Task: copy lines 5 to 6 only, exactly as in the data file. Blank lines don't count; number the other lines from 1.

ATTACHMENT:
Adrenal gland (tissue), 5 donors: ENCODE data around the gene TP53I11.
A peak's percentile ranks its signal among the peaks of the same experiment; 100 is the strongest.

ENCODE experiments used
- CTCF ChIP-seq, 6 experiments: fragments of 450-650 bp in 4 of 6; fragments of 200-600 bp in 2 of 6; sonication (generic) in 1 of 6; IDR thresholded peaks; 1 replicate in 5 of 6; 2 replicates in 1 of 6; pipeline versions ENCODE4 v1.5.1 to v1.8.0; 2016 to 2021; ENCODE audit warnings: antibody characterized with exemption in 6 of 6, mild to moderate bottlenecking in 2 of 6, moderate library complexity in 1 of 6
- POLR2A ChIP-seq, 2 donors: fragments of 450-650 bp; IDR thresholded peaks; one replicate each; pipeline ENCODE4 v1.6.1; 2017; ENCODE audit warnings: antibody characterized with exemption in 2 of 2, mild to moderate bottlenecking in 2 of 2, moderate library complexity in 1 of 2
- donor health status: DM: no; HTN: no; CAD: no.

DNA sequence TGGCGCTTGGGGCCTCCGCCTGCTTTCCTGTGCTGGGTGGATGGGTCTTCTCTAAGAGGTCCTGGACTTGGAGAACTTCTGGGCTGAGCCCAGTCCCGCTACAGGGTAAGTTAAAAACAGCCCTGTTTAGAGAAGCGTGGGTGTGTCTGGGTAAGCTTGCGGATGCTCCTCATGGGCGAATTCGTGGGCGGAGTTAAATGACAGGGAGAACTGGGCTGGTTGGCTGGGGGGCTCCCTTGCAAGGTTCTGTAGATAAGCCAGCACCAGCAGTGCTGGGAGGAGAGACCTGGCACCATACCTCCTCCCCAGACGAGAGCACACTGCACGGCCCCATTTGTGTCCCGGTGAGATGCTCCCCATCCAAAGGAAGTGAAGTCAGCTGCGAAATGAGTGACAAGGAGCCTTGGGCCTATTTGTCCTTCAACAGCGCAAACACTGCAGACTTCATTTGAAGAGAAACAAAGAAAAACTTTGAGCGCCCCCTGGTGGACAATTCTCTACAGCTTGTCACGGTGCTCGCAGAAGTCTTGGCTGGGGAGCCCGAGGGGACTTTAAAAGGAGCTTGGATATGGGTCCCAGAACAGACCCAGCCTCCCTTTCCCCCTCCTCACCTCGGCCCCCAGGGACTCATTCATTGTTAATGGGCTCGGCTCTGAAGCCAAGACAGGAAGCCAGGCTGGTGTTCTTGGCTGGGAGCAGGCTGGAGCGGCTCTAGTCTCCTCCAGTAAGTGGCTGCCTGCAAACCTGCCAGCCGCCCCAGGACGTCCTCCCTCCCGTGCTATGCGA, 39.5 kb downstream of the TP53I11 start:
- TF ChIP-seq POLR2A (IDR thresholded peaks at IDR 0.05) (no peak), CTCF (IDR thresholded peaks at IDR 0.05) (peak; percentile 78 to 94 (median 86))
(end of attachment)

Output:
- POLR2A ChIP-seq, 2 donors: fragments of 450-650 bp; IDR thresholded peaks; one replicate each; pipeline ENCODE4 v1.6.1; 2017; ENCODE audit warnings: antibody characterized with exemption in 2 of 2, mild to moderate bottlenecking in 2 of 2, moderate library complexity in 1 of 2
- donor health status: DM: no; HTN: no; CAD: no.